During her time here at FIU, Jessica Molina has grown into an academically-driven leader in STEM. An early-childhood diagnosis of a rare disease, Osteogenesis Imperfecta, drove her passion for STEM and, ultimately, her motivation to contribute to the scientific community. She began her research during her freshman year of college at the Cardiovascular Matrix Remodeling Laboratory (CMRL) under Joshua Hutcheson, an assistant professor in the Department of Biomedical Engineering, who investigates the mechanisms behind pathological cardiovascular calcification.
Jessica will soon complete the three-year Coulter Undergraduate Research Excellence Program (CURE) at FIU, becoming the first fellow of the novel program. Her most notable research endeavors include an oral presentation of her research at the national Biomedical Engineering Society (BMES) conference in 2018 and a soon-to-be-published book chapter with her lab under Springer.
How does it feel to be recognized as BME outstanding spring 2020 student?
I am both immensely honored and humbled to be recognized by FIU in this way. I would like to thank all the professors and mentors I had that inspired me to obtain, if even just fundamental, knowledge in all the different areas of BME explored within the department. I was truly inspired by the level of expertise from the FIU BME faculty and I hope to one day reach this level as well.
Why do you feel passionate about Biomedical Engineering?
I believe that biomedical engineering will continue to pave the way for diagnostic and therapeutic options that will revolutionize medicine. Engineering principles still have so much possibilities to be explored and their applications in medical practice will be endless. I feel that my knowledge in biomedical engineering will prove to be most beneficial in my future endeavors to pursue a degree in medicine.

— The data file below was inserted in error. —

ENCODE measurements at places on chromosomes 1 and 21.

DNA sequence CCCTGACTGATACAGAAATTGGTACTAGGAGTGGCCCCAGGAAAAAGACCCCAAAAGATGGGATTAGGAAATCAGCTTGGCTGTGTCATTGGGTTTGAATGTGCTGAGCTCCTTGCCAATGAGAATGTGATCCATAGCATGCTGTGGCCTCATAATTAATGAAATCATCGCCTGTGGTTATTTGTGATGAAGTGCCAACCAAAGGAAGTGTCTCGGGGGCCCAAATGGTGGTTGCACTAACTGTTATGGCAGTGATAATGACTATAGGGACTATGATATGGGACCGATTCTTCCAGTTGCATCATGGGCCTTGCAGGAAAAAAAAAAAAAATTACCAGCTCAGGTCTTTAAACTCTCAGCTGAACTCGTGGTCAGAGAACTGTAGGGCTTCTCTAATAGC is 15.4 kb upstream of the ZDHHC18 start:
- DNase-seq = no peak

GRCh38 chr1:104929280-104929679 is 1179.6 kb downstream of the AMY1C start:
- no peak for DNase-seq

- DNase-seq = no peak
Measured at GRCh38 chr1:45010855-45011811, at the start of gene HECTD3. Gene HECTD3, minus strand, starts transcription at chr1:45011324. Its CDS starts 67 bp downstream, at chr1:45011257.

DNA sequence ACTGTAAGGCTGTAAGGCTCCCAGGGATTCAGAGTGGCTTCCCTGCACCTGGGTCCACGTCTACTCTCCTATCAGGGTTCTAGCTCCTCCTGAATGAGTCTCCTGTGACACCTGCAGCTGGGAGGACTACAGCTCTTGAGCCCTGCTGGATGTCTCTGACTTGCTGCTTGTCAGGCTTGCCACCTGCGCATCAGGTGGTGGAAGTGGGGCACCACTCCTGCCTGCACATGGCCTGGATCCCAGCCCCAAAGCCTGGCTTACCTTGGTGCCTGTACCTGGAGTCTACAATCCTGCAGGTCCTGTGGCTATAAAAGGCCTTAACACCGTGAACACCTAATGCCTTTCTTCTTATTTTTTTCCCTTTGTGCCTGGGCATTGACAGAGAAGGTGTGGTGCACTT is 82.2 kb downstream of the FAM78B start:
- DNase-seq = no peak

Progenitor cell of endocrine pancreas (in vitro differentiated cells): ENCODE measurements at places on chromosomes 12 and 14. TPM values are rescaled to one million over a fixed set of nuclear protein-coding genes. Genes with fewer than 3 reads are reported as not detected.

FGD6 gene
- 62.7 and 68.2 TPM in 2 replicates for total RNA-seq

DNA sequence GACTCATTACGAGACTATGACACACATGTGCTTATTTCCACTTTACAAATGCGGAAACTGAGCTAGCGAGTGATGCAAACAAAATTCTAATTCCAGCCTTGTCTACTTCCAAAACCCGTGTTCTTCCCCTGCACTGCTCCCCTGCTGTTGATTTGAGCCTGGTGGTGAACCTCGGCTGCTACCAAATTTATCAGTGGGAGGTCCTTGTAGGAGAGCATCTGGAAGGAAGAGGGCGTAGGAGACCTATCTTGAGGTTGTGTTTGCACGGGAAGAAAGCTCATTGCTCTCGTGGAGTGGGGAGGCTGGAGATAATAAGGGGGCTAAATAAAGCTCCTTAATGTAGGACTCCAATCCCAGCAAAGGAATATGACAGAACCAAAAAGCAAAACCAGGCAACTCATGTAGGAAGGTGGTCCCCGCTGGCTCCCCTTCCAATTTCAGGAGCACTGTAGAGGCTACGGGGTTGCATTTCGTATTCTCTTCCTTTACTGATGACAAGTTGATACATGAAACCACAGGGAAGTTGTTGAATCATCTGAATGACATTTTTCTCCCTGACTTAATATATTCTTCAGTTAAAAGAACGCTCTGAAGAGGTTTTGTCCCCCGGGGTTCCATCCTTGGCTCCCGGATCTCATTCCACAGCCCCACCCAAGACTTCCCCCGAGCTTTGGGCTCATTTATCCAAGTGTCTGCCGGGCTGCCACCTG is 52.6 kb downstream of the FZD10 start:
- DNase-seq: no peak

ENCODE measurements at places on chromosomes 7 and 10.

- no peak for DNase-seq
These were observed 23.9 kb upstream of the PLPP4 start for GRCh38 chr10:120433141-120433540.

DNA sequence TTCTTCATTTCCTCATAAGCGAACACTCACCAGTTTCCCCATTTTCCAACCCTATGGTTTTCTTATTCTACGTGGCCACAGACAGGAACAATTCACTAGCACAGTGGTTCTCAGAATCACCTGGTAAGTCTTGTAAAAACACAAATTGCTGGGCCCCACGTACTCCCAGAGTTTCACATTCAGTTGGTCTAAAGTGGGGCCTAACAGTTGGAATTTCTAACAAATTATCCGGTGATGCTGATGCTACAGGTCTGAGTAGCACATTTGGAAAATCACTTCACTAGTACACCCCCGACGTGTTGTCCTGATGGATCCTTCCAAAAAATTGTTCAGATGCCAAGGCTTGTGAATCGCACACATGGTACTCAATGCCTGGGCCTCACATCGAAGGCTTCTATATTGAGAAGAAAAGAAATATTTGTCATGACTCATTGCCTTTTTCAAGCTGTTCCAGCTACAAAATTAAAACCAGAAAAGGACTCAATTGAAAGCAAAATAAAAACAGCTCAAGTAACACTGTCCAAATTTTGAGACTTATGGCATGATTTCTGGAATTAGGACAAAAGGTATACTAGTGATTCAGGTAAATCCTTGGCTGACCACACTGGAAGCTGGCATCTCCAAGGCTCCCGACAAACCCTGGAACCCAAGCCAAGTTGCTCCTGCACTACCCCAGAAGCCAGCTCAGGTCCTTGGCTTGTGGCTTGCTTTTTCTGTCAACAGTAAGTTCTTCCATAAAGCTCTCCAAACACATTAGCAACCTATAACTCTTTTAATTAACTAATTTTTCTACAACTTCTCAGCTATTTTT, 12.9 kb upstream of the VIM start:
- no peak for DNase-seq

How will you like to help the community with your profession and knowledge?
I would like to continue my education in biomedical engineering to hopefully understand the pathophysiology and mechanics of disease progression and help fill the informational void that exists in this area. Specifically, I have taken an acute interest in rare diseases that do not receive the same attention from the research community due to lack of immediate response needed. I had initially begun FIU with the sole purpose of going to medical school, but I began to realize the importance of research needed to fulfill my true career goals.
What would you say to the women that decide not to study BME because they are told science is not for girls?
I have met some of the most amazing women during my time here at FIU that have inspired me in my studies. As a dance teacher and one of my favorite questions is to ask my class is what they would like to be when they grow up. My eyes light up when any one of them mentions a STEM-related career.
I believe the idea that engineering is a primarily male field will eventually be erased from conversation, and I strongly believe that the reason for this would be the STEM outreach activities that colleges such as FIU participate in. Through my experiences of STEM Outreach activities at local schools, you can easily see the confidence these girls are being taught from such a young age. Through these activities girls and boys alike will be inspired to continue their education and pursue such degrees like engineering.
How has FIU supported you into achieving your goals in the path of becoming a Biomedical Engineer professional?
Through FIU I have been able to fully immerse myself in the biomedical engineering field through research, leadership, and service. The CURE Program allowed me to initiate my research career under the most intelligent and dedicated mentor I could have asked for.
Involvement in different student lead chapters allowed